We don’t really know how a Tyrannosaurus Rex moved. Sure, there are skeletal indications and paleontologists who’ve made careers of knowing their dinosaurs. But unless a Tyrannosaurus Rex comes back to life and gives us a seven ton demonstration, there's still some mystery. I mean, maybe dinosaurs had roller skates. Maybe they rode massive winged unicorns. We just can't be sure.
Acclaimed choreographer Chris Black investigates this very phenomenon (minus the unicorns) in a site-specific work at California Academy of Sciences. Sending five contemporary dancers hurtling through the museum in the foot steps of long-departed species, Black evokes a very physical brand of nostalgia for that which will never walk the earth again.
Duets bring an intimacy and physical chemistry to the stage that's unmatched by any other format - especially when the duet is danced by a real-time fairytale romance. Husband-and-wife duo Nicole Trerise White and Ethan White are former Smuin Ballet dancers and, according to Kimberley Wyatt of CBS's Live to Dance, they're magic together. Following Michael Smuin’s credo of making ballet more accessible, the Whites put a contemporary spin on all that deft footwork and impressively bendy extension.
Originally a soloist for Kirov Ballet, Yuri Zhukov officially emigrated to the U.S. in 1989 to join the San Francisco Ballet, the first Russian dancer to do so. Now he choreographs based on a European aesthetic of risk-taking, and goes all creative on everything from pirouettes to photography to art.
Experimental and eager to explore new dance terrain, Zhukov attracts compelling performers with strong balletic training. This season's band of seven dancers features San Francisco Ballet alum Martyn Garside, and Katja Björner, formerly of the Royal Swedish Ballet. Björner, called "one of those dancers you're eager to see in almost anything" by The San Francisco Chronicle was also a lead in The Dancer, a documentary must for any ballet fan.
Drawing parallels between ancient nomadic civilizations (requirement: horses) and the growing trend of modern nomads (requirement: internet access), Counterpulse’s latest is an evening of structured multimedia improv, with dance, live painting and music, and video.
Improvisation can go one of several ways - it can be inspired and twice as impressive for having been born of the moment or it can be a bit of a mess. But with so many pieces being invented on the spot, the law of averages means there will be some interesting or insightful take-aways - possibly an evening full of them. Rustling Silk, part of CounterPULSE’s Summer Special, is a deep dive into people's need for freedom, no matter what century they live in.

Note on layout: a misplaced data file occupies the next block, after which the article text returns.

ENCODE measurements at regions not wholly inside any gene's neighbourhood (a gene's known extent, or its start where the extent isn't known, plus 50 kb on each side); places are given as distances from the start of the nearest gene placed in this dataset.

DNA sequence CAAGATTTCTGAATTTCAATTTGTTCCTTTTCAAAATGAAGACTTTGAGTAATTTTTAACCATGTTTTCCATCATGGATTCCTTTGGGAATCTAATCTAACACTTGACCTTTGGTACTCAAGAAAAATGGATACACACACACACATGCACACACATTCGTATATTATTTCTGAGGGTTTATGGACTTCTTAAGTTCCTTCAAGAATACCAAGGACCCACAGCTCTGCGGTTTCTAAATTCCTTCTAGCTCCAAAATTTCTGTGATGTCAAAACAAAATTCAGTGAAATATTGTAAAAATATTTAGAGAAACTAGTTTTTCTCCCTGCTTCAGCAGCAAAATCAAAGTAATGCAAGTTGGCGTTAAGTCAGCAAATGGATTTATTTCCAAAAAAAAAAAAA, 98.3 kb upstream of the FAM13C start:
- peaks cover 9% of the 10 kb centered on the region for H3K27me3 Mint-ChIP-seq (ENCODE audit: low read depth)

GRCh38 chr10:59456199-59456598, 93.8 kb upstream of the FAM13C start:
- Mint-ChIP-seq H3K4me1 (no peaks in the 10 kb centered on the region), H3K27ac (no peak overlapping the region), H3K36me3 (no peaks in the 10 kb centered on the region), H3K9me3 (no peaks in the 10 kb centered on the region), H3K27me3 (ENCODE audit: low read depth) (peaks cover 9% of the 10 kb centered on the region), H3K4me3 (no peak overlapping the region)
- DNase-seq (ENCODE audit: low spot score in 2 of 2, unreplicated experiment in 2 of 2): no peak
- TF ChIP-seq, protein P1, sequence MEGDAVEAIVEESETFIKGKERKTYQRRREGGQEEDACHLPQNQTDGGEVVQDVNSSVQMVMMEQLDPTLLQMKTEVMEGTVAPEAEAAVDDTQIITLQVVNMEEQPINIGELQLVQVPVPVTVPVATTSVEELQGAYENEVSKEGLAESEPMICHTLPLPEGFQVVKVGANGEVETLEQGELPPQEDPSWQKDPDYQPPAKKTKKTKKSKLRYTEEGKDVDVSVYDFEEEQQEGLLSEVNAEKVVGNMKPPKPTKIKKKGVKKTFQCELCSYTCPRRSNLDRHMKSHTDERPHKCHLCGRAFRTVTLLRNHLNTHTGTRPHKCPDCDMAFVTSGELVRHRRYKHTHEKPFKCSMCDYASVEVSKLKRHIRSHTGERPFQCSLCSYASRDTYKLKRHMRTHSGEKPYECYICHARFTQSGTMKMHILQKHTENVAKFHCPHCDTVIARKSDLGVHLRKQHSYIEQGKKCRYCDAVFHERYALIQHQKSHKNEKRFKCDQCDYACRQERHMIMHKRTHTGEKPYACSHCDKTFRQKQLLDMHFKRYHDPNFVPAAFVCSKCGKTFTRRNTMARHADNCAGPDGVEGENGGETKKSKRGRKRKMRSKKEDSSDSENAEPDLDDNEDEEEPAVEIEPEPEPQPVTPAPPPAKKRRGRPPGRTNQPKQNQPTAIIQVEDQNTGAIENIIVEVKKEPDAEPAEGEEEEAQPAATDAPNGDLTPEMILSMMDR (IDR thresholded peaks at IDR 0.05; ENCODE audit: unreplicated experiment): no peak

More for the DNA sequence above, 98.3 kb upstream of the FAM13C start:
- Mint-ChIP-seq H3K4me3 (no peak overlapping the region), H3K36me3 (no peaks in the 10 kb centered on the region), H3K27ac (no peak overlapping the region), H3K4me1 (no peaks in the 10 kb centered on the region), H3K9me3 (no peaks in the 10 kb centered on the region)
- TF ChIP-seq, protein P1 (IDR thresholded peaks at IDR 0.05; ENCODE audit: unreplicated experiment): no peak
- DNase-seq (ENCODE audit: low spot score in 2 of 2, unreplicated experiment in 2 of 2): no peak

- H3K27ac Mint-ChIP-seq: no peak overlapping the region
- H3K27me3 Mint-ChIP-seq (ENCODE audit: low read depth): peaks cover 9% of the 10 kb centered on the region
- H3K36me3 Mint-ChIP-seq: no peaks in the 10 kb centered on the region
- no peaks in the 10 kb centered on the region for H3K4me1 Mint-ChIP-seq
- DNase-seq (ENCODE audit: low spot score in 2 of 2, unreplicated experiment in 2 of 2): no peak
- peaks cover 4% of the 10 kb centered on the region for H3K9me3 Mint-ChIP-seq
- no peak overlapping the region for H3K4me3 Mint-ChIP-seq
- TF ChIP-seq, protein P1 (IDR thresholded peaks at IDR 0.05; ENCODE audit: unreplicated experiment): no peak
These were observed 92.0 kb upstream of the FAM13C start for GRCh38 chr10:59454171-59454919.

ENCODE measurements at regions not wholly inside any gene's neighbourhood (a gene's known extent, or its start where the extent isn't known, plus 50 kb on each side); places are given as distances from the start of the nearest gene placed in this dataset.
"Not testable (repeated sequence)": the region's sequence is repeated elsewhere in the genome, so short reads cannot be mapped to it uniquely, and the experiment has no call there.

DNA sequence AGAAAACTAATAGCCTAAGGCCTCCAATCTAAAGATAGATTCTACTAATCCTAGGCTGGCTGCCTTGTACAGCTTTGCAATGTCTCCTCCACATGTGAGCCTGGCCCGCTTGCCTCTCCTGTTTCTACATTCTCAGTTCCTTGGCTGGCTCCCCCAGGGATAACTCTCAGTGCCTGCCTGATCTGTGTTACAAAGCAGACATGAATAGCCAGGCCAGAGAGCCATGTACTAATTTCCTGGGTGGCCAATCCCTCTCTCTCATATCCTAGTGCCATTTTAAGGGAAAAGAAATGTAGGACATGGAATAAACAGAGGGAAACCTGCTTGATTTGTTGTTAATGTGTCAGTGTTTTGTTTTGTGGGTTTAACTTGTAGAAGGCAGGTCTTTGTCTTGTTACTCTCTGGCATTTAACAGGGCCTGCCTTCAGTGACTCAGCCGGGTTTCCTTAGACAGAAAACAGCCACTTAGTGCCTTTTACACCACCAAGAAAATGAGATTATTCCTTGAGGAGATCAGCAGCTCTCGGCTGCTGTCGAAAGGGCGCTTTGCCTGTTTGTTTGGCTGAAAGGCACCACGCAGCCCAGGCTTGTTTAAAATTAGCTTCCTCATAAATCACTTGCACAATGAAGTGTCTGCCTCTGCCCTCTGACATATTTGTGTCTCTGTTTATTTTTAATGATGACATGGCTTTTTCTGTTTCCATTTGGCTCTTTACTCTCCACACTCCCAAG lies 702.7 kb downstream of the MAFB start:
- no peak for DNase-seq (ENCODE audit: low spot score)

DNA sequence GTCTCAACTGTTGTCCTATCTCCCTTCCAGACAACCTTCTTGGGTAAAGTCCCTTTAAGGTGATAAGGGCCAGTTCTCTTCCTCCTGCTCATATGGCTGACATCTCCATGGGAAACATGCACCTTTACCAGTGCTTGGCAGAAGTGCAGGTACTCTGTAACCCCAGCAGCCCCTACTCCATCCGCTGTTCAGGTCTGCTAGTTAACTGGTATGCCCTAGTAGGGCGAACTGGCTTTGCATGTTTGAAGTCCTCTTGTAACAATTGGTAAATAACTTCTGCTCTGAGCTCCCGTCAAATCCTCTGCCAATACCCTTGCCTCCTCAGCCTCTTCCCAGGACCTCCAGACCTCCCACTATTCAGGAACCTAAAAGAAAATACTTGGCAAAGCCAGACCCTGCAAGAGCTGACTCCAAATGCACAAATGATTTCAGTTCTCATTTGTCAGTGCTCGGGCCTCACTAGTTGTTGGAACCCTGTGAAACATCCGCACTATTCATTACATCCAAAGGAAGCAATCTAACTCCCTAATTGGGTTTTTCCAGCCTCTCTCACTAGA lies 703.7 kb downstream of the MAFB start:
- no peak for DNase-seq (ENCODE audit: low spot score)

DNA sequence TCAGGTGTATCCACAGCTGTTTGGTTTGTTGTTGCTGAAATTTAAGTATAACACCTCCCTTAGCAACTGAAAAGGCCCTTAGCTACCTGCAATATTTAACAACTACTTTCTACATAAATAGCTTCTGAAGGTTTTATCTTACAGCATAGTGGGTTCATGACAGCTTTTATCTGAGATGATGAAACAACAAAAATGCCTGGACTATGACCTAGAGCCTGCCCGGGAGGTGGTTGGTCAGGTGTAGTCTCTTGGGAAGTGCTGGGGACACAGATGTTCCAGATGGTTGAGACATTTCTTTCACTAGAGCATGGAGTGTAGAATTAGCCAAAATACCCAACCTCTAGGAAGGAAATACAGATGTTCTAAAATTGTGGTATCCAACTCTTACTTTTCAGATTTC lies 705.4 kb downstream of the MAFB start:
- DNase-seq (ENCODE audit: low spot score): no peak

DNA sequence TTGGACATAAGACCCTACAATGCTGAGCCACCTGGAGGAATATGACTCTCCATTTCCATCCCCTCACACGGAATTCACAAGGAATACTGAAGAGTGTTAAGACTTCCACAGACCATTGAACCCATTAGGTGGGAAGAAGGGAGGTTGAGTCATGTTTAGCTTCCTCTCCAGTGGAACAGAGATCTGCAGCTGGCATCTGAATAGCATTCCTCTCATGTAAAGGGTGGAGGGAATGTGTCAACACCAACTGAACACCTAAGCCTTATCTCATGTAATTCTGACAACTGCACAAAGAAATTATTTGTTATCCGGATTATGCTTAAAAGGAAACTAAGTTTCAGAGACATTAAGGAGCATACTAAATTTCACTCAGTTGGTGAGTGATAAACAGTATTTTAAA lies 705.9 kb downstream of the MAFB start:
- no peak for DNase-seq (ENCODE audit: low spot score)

Say “tap dancing” and most people will flash uncomfortably on their grandma’s inexplicable Fred Astaire fetish. (Not so inexplicable, really - tap shoes and tuxedos are always hot.) But tap clatters exuberantly on, now fused with hip hop and history - and accomplished tap dancing is always impressive. If you want to hear that sharp volley of sound from quick-moving feet, the world’s great tappers are descending on Herbst Theater this weekend.
Banding together to unleash a flurry of new dance on the local populace, Labayen Dance/SF and The DanceWright Project bring powerful longevity and a fresh eclectic style to Dance Mission Theater this weekend.
Combining the dramatic movement of the Asian dance canon with the ripe motion of ballet, Flood Pain Series #3 is a striking piece that looks at relationships between individuals and the larger world. Labayen fuses the delicacy of Asian culture with America's special brand of unflinching brashness into an original physicality and he hopes will serve as a vehicle for understanding the intrinsic humanity beneath every culture.
Aside from crashing the War Memorial Opera House (you probably shouldn’t do that), heading to Stern Grove is one of the best ways to see the world-renowned San Francisco Ballet for free. Slapping down your credit card at the box office of the Opera de Paris-Palais Garnier or Sadler's Wells Theatre in London is also fun, but such venues are a little more finicky about allowing audience members to tote in cold cuts and bottles of wine. So if you want to absorb culture (and salami) under towering trees, head to Stern Grove this Sunday.
San Francisco is stuffed with innovative choreographers who need a place to show off their mad talent. Luckily, West Wave Dance Festival is fond of displaying mad talent, so offers local choreographers an opportunity to create work without the drain of paying for it. Celebrating their 20th anniversary with a silent auction and tons of wine, West Wave’s gala at Z Space features dance by choreographers like Amy Seiwert, Robert Moses, and Maurya Kerr.
Why focus on one theatrical discipline when you can take a needle and thread to all of them? With fifteen years' worth of multimedia dance/theatre/music hybrids on her resume, Kim Epifano has three new works going up at ODC Theater this weekend.
Inspired by her 2009 residency in Ethiopia, Kim Epifano developed Heelomali, a mash-up of movement, song, photos and personal narrative, developed with didgeridoo expert Stephen Kent and Burmese harpist Su Wai. Under the mentorship of Epifano and Kent, teens from Burma and Nepal fuse the traditional dance and music of their homelands with hip hop, Bollywood, and breakdancing to create a unique multicultural infusion.